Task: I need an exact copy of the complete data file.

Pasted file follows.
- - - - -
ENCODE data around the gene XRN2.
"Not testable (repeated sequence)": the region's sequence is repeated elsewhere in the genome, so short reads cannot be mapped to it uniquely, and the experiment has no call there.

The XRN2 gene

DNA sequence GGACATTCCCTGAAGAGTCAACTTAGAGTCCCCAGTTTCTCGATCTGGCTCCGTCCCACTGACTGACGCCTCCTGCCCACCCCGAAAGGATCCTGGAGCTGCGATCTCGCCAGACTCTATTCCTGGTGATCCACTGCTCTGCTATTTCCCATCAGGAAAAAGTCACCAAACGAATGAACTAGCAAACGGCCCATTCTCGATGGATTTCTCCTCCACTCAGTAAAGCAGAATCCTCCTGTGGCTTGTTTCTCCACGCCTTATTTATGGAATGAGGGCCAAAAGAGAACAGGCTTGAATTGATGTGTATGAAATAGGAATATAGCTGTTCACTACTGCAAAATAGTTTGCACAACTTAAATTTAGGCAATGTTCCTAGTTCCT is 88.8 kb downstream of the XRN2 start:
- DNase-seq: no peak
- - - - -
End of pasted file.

ENCODE data around the gene XRN2.
"Not testable (repeated sequence)": the region's sequence is repeated elsewhere in the genome, so short reads cannot be mapped to it uniquely, and the experiment has no call there.

The XRN2 gene

DNA sequence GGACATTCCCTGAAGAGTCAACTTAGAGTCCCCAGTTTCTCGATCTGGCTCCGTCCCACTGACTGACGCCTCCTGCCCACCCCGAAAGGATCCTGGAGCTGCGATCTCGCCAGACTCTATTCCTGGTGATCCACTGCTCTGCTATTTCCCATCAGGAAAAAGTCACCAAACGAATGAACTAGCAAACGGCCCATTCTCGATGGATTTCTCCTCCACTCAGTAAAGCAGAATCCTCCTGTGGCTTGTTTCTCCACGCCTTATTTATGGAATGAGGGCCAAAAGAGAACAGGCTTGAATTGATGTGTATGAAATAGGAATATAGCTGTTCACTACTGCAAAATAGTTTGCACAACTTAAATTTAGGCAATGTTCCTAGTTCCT is 88.8 kb downstream of the XRN2 start:
- DNase-seq: no peak